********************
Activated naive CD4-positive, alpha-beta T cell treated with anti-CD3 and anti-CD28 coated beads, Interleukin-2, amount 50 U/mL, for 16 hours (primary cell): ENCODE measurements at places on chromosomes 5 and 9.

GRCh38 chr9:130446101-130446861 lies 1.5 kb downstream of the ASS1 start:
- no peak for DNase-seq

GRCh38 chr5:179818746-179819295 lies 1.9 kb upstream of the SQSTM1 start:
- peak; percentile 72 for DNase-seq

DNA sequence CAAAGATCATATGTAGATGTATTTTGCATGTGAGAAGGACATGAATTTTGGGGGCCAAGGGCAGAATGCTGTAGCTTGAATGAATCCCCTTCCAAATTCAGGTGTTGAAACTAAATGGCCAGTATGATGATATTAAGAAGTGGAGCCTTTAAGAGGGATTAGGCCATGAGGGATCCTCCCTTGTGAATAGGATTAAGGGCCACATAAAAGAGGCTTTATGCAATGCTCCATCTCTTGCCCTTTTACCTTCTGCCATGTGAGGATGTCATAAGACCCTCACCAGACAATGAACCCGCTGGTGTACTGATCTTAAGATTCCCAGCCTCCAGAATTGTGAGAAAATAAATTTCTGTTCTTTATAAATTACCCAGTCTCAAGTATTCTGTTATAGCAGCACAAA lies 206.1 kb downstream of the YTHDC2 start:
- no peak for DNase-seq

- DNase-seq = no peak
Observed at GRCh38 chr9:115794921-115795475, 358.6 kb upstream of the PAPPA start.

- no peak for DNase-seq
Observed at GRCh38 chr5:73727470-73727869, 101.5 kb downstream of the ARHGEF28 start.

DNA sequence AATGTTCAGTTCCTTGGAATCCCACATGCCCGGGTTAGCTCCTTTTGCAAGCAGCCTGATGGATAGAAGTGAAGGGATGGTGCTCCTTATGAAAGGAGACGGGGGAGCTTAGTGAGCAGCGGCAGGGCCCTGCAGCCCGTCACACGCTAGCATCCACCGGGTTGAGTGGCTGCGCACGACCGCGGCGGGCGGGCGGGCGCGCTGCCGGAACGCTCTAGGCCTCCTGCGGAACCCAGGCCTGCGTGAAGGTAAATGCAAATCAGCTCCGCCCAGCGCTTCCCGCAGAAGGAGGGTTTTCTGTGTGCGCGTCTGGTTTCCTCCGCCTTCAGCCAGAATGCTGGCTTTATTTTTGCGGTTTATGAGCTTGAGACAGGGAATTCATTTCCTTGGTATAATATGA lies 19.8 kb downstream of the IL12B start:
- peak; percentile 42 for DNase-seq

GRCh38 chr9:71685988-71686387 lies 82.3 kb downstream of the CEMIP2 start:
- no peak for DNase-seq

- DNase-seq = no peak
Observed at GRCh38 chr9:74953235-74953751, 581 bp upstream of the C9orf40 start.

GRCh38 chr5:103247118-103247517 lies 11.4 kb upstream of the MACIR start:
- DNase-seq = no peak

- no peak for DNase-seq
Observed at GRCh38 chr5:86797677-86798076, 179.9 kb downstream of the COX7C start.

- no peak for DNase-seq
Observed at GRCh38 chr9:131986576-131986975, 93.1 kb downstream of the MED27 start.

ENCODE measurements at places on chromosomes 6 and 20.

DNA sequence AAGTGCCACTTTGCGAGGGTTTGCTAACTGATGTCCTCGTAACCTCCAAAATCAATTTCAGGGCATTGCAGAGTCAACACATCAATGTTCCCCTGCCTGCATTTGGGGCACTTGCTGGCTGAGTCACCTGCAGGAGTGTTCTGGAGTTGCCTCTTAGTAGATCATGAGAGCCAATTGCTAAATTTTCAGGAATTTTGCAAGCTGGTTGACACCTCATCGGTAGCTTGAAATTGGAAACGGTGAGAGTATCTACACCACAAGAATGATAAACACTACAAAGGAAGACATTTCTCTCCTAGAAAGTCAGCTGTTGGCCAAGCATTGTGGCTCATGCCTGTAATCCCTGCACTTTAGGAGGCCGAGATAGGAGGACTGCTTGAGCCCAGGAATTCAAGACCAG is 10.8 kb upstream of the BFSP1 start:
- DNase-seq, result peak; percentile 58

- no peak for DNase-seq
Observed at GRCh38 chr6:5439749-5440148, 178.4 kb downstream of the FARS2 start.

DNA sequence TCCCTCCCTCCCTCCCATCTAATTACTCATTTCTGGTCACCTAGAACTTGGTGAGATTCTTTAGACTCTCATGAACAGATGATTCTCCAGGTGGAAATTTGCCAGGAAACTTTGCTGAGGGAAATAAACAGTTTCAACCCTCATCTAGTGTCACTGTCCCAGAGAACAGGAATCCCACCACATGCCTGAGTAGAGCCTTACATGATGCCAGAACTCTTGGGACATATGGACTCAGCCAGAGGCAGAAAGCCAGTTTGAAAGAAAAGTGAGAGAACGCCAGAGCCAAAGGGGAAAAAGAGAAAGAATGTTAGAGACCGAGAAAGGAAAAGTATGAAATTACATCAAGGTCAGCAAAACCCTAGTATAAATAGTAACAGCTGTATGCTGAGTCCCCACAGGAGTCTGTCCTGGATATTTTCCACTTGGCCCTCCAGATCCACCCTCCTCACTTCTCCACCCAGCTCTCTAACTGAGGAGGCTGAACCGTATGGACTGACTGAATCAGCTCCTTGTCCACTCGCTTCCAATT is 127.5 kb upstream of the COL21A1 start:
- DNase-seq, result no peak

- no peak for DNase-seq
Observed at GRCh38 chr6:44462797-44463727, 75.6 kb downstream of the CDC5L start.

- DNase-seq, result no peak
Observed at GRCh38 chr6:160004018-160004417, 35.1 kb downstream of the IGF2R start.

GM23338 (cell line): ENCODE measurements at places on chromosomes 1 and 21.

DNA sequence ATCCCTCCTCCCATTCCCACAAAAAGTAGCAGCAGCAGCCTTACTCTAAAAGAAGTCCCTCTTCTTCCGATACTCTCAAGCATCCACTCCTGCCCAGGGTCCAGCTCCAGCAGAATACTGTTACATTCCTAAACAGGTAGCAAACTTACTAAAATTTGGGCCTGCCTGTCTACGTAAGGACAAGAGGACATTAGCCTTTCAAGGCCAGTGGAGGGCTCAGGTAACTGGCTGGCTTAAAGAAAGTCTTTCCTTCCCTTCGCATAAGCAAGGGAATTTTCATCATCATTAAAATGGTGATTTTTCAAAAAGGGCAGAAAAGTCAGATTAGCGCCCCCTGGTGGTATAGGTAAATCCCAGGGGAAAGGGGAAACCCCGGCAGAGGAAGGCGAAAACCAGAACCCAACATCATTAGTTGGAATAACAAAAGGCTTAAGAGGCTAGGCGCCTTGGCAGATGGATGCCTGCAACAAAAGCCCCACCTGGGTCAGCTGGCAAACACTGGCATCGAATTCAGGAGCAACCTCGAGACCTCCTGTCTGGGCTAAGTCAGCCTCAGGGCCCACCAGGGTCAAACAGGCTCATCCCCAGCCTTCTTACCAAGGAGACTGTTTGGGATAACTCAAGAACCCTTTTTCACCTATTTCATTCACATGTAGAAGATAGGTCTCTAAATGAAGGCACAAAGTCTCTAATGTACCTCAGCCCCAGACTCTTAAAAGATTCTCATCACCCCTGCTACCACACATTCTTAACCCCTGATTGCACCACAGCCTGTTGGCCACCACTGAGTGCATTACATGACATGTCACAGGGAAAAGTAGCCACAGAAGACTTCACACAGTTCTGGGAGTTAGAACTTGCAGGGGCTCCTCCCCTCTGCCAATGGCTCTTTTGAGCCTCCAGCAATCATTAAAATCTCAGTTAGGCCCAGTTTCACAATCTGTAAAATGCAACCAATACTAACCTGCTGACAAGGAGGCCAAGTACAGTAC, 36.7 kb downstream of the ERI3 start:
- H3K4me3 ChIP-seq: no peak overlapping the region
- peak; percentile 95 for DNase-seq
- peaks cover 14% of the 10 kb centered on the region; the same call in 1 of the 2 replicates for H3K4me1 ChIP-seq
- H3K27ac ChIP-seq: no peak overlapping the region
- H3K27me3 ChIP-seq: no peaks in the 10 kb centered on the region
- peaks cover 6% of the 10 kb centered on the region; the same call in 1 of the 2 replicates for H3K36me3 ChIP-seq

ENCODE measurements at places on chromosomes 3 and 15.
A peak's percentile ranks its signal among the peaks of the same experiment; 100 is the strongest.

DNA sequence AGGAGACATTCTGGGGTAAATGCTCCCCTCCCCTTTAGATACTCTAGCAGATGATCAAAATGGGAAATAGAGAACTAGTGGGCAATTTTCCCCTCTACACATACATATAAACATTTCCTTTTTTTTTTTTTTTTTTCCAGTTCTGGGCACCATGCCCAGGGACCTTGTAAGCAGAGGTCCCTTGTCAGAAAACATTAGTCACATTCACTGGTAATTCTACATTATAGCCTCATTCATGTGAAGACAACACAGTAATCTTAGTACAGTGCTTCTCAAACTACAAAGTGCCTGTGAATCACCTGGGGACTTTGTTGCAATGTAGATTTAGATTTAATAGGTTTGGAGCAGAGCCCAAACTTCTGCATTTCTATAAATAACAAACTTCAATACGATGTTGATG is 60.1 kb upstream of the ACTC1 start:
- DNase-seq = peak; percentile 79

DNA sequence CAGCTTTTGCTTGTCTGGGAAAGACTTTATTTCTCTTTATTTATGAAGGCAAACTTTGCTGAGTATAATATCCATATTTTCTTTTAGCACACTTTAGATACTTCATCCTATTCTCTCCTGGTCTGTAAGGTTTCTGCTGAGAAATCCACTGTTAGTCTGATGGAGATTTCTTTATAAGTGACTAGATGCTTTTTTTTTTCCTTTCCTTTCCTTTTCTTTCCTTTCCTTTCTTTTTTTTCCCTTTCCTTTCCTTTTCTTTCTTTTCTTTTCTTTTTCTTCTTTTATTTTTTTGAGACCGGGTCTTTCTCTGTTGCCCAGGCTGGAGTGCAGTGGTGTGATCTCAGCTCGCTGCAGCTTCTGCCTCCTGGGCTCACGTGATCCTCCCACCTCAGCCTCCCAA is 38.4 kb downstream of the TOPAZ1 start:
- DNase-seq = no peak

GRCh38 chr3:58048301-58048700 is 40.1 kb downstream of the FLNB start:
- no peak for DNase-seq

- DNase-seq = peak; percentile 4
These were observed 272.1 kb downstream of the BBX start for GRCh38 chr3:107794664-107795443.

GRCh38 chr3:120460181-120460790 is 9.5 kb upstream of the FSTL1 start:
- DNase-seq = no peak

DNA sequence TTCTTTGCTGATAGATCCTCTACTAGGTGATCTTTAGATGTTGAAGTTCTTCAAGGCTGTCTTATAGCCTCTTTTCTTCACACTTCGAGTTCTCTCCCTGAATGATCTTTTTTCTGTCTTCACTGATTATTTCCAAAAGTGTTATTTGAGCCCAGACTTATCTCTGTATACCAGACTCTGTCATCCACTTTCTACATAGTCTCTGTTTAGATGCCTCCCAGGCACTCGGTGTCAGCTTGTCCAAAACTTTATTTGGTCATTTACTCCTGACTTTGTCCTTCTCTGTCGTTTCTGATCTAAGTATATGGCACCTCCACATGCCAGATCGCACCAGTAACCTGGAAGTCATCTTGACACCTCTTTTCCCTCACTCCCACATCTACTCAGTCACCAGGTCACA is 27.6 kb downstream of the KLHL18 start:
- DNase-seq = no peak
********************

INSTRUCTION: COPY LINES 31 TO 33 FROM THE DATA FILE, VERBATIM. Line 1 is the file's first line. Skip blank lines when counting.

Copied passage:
- no peak for DNase-seq
Observed at GRCh38 chr6:44462797-44463727, 75.6 kb downstream of the CDC5L start.

- DNase-seq, result no peak